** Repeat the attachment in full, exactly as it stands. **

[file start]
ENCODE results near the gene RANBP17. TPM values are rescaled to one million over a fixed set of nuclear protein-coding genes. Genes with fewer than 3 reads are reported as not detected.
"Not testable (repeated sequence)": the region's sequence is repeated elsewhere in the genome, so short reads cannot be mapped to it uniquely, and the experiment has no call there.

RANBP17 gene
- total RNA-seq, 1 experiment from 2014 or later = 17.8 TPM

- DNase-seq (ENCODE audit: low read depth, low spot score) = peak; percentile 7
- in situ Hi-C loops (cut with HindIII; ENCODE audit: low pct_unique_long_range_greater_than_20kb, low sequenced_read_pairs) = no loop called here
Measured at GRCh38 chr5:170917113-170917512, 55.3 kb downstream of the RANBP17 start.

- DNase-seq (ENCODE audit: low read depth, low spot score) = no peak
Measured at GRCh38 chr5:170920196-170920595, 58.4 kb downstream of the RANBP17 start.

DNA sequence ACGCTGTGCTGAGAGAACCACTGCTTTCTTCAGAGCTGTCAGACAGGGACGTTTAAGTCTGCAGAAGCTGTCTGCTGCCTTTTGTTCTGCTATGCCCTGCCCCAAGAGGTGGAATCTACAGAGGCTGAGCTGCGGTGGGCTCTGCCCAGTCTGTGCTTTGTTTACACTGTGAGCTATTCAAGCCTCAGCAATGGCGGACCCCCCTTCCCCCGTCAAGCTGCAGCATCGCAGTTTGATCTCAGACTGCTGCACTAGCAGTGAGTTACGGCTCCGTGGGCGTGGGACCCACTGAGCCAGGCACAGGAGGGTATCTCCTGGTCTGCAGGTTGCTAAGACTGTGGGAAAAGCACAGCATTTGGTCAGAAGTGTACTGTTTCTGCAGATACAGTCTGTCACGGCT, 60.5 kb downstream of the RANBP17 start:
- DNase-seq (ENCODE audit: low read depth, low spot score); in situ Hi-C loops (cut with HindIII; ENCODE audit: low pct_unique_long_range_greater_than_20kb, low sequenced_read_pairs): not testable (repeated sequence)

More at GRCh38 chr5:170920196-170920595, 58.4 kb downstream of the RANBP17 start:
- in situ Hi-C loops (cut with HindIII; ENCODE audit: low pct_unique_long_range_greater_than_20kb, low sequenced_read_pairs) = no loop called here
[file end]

ENCODE results near the gene RANBP17. TPM values are rescaled to one million over a fixed set of nuclear protein-coding genes. Genes with fewer than 3 reads are reported as not detected.
"Not testable (repeated sequence)": the region's sequence is repeated elsewhere in the genome, so short reads cannot be mapped to it uniquely, and the experiment has no call there.

RANBP17 gene
- total RNA-seq, 1 experiment from 2014 or later = 17.8 TPM

- DNase-seq (ENCODE audit: low read depth, low spot score) = peak; percentile 7
- in situ Hi-C loops (cut with HindIII; ENCODE audit: low pct_unique_long_range_greater_than_20kb, low sequenced_read_pairs) = no loop called here
Measured at GRCh38 chr5:170917113-170917512, 55.3 kb downstream of the RANBP17 start.

- DNase-seq (ENCODE audit: low read depth, low spot score) = no peak
Measured at GRCh38 chr5:170920196-170920595, 58.4 kb downstream of the RANBP17 start.

DNA sequence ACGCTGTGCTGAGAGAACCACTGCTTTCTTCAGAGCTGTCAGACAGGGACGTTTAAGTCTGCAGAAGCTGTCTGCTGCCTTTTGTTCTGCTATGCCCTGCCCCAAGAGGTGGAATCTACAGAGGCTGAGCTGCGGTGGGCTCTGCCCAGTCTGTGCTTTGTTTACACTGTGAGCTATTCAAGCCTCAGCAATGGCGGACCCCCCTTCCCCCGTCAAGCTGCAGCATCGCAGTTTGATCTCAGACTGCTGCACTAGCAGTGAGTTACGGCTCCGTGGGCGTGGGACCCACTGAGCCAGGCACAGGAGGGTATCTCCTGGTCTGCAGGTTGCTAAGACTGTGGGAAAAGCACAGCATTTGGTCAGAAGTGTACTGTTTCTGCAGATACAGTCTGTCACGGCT, 60.5 kb downstream of the RANBP17 start:
- DNase-seq (ENCODE audit: low read depth, low spot score); in situ Hi-C loops (cut with HindIII; ENCODE audit: low pct_unique_long_range_greater_than_20kb, low sequenced_read_pairs): not testable (repeated sequence)

More at GRCh38 chr5:170920196-170920595, 58.4 kb downstream of the RANBP17 start:
- in situ Hi-C loops (cut with HindIII; ENCODE audit: low pct_unique_long_range_greater_than_20kb, low sequenced_read_pairs) = no loop called here